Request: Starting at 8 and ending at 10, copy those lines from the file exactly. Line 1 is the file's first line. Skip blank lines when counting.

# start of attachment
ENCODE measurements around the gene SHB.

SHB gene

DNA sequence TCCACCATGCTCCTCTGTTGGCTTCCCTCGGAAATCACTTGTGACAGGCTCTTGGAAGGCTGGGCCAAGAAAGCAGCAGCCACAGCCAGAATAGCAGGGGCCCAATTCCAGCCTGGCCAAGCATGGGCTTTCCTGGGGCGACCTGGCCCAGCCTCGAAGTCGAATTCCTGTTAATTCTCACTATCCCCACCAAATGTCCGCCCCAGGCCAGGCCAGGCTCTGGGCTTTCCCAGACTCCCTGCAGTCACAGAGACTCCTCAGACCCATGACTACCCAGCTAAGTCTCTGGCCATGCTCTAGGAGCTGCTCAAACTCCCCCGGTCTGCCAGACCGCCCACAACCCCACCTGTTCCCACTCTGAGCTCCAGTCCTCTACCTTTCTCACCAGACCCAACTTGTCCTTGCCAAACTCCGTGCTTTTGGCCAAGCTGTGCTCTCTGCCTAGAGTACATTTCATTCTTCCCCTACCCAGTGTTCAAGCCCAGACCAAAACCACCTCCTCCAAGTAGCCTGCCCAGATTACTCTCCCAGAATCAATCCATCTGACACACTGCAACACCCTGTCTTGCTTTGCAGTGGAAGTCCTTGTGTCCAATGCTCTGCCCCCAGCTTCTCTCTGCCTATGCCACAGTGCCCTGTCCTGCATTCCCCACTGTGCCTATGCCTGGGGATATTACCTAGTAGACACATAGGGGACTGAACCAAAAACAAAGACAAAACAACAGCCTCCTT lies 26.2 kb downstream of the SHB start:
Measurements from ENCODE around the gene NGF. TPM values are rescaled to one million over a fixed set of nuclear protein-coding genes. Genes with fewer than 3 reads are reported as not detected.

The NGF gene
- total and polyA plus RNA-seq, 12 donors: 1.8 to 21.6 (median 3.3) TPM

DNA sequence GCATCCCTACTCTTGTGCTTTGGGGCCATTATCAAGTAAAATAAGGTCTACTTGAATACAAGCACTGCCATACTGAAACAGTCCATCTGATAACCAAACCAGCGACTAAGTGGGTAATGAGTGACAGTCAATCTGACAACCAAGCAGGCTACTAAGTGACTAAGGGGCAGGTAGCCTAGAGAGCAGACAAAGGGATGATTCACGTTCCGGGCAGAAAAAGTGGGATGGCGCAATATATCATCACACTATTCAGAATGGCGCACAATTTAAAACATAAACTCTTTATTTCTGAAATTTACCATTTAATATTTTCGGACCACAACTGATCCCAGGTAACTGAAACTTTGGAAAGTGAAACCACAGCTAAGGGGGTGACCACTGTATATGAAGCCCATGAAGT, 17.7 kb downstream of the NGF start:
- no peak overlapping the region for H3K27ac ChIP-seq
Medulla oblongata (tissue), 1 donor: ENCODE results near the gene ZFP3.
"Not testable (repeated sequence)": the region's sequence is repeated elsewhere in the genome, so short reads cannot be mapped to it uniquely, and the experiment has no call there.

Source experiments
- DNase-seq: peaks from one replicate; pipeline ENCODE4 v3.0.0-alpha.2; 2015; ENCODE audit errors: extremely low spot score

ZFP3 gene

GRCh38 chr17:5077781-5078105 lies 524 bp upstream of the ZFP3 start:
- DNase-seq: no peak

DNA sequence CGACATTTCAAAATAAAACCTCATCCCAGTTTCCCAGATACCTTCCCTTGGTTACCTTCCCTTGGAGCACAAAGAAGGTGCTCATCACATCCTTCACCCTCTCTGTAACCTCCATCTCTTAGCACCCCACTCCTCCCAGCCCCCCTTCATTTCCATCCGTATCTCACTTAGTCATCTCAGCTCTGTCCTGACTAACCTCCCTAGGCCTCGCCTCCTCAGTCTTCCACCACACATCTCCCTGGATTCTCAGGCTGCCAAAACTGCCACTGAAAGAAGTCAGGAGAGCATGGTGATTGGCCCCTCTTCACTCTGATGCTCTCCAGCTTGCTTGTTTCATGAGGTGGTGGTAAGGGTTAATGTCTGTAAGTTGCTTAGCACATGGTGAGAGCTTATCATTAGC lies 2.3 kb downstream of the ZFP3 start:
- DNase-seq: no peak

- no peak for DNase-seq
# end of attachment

- no peak overlapping the region for H3K27ac ChIP-seq
Medulla oblongata (tissue), 1 donor: ENCODE results near the gene ZFP3.
"Not testable (repeated sequence)": the region's sequence is repeated elsewhere in the genome, so short reads cannot be mapped to it uniquely, and the experiment has no call there.